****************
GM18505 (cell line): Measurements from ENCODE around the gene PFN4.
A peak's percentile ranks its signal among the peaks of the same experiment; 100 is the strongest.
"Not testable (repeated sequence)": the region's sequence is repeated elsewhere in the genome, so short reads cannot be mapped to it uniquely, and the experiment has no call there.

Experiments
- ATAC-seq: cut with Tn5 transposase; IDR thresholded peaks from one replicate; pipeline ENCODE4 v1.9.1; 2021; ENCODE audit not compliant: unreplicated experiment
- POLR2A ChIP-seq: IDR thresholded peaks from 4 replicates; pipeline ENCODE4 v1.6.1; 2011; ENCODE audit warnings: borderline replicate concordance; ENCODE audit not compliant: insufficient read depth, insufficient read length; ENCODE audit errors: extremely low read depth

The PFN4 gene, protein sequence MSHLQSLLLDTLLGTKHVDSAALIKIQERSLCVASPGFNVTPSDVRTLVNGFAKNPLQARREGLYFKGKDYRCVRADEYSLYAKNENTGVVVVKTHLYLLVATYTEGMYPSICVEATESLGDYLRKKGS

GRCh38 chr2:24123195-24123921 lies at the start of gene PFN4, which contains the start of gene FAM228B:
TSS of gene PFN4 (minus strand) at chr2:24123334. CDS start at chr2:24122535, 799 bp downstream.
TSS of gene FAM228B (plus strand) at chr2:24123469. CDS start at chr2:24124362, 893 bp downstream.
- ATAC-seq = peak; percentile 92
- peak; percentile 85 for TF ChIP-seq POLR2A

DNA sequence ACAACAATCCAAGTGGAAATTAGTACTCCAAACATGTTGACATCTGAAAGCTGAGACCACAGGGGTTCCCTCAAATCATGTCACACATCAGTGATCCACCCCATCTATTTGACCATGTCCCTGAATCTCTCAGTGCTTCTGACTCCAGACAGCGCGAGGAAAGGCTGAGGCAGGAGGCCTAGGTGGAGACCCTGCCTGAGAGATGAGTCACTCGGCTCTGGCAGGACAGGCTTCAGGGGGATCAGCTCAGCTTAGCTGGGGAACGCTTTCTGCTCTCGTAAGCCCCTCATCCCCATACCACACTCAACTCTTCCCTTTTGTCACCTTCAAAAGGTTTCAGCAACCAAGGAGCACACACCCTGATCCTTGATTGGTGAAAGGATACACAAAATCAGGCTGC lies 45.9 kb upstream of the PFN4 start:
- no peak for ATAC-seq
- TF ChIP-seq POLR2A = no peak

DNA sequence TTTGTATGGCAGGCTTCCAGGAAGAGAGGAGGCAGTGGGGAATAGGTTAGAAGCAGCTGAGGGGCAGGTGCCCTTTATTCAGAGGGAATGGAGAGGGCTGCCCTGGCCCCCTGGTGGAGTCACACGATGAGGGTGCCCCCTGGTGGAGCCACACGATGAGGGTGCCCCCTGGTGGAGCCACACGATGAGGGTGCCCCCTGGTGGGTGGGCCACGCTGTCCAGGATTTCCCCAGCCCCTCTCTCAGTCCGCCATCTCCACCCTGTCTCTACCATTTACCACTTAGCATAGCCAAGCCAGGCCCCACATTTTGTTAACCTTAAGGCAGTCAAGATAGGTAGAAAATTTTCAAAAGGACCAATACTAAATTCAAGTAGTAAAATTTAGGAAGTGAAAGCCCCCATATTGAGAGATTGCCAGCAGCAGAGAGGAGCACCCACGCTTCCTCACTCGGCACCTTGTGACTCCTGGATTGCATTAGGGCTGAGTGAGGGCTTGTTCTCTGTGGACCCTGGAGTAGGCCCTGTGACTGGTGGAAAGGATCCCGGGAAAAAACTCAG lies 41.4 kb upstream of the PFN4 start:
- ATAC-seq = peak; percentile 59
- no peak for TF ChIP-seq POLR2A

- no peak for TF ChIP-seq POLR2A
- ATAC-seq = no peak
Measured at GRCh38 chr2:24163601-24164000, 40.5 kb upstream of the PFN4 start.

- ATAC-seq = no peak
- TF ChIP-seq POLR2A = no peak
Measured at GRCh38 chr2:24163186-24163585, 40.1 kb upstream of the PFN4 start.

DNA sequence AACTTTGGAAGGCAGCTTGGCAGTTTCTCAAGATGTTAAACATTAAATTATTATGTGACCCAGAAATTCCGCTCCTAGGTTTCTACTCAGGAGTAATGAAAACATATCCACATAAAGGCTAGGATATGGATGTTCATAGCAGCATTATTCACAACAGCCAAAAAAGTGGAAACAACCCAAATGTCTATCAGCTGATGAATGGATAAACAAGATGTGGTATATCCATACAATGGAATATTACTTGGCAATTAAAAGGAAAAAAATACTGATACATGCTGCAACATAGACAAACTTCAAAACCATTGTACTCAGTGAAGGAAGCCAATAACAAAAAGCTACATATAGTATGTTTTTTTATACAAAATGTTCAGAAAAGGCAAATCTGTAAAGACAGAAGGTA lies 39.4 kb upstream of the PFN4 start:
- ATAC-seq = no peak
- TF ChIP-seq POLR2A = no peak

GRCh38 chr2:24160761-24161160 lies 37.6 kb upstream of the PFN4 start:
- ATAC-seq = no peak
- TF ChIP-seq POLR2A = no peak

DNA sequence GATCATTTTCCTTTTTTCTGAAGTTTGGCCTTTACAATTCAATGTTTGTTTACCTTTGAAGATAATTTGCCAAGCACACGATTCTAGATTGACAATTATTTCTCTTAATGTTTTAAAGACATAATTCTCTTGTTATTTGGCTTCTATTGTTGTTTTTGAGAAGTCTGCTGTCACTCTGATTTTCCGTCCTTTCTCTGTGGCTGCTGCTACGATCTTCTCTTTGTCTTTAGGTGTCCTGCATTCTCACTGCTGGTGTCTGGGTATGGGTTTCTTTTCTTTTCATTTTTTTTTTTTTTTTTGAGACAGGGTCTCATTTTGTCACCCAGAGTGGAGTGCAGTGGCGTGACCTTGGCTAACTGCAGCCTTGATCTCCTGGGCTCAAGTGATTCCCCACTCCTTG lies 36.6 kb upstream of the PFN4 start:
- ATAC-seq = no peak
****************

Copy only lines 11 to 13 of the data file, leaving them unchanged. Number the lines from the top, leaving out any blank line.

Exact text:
- ATAC-seq = peak; percentile 92
- peak; percentile 85 for TF ChIP-seq POLR2A

DNA sequence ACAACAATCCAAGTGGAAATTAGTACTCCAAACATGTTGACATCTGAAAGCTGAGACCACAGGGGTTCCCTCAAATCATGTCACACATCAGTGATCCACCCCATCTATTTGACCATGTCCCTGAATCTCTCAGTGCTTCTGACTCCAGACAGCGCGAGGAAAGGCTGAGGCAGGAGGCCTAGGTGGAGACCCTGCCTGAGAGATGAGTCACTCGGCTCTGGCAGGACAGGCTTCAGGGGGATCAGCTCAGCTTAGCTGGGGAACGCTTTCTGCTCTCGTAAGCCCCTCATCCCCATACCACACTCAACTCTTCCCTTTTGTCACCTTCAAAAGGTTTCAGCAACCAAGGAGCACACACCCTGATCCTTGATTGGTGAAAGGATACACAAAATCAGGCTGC lies 45.9 kb upstream of the PFN4 start: